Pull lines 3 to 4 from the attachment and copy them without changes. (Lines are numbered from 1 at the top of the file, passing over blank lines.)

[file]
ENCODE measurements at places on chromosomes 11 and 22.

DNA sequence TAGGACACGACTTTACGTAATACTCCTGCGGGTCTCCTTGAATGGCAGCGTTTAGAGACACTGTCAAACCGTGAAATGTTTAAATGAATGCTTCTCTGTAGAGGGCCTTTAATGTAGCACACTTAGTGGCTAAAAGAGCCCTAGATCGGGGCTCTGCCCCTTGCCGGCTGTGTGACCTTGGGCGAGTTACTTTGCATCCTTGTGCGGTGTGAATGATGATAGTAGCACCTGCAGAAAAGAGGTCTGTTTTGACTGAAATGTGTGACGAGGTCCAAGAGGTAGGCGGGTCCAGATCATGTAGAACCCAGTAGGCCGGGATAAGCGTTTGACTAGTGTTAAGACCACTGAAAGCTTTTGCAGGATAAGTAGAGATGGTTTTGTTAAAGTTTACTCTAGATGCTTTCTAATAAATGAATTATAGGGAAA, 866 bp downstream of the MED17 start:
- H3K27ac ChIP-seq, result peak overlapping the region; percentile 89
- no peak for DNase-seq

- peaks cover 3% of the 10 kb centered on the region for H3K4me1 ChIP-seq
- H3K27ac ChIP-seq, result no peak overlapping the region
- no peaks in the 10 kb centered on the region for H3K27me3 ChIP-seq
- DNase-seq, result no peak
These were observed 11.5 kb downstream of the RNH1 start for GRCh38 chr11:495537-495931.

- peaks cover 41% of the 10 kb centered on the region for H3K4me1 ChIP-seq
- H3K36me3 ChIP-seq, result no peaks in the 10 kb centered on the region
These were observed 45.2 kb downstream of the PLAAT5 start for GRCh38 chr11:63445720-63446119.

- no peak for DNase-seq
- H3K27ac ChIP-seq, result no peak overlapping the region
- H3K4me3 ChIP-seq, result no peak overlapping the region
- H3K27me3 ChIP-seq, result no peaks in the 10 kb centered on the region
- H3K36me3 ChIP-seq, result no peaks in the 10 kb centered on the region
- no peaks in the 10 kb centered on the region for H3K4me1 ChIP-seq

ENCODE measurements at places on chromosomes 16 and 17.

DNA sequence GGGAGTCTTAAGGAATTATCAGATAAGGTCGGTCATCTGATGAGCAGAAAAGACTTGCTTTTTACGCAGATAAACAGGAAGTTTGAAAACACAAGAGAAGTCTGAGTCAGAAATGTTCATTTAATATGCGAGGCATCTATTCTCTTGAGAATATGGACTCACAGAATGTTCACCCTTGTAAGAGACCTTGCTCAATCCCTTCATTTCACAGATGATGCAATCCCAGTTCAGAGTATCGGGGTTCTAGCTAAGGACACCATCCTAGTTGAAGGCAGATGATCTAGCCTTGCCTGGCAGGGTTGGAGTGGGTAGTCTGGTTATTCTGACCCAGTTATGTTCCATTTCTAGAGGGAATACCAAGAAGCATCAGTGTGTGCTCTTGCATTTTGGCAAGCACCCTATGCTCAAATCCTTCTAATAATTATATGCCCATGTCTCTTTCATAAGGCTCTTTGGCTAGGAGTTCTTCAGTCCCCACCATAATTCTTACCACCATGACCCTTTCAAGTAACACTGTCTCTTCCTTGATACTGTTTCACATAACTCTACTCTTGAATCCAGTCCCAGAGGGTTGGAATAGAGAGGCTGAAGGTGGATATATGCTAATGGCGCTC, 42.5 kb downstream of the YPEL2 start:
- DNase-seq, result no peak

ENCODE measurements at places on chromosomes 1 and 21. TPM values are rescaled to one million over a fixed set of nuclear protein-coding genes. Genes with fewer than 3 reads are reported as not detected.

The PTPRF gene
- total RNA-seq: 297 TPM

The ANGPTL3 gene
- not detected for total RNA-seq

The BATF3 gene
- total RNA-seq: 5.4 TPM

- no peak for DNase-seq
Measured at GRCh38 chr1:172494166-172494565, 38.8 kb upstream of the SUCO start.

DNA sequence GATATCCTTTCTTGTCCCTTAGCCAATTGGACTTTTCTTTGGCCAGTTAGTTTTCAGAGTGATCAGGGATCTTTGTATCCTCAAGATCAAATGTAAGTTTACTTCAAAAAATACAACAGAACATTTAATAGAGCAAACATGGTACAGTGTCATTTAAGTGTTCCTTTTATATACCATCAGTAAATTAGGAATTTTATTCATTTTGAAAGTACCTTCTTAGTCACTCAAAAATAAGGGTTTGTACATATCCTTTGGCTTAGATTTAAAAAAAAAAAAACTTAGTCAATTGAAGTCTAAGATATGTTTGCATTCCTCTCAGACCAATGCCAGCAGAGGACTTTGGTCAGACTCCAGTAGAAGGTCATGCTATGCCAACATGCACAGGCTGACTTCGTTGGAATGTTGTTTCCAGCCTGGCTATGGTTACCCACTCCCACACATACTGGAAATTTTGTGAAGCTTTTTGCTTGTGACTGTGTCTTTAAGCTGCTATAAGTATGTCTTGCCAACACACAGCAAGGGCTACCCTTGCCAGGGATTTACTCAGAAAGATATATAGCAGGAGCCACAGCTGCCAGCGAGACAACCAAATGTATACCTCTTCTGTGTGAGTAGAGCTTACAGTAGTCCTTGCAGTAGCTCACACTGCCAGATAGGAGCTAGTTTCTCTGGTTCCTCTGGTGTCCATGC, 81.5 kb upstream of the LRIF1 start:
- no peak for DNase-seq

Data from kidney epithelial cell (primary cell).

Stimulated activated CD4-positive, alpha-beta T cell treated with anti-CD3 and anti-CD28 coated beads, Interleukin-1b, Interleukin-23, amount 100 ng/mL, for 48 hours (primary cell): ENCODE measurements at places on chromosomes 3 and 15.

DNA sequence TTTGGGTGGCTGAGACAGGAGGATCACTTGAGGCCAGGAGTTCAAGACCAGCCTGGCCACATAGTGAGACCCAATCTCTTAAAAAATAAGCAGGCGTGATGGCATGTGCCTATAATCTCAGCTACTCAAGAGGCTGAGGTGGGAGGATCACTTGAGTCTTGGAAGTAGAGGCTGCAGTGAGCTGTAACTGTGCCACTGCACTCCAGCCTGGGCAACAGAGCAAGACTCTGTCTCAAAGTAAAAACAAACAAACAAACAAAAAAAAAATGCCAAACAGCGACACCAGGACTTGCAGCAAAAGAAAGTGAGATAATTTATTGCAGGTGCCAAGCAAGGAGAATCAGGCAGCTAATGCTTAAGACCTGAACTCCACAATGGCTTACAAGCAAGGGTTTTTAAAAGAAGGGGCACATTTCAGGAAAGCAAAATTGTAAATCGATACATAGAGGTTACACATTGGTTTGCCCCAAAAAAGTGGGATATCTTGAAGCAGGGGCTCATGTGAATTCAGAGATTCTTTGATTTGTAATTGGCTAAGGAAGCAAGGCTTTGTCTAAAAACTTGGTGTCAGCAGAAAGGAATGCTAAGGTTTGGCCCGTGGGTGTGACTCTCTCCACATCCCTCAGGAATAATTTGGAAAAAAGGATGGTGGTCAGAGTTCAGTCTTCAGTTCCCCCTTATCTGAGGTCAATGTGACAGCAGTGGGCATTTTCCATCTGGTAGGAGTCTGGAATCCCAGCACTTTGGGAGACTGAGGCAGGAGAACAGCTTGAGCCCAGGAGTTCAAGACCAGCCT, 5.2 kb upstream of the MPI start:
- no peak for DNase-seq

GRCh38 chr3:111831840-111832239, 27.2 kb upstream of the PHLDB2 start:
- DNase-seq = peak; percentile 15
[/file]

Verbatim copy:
- H3K27ac ChIP-seq, result peak overlapping the region; percentile 89
- no peak for DNase-seq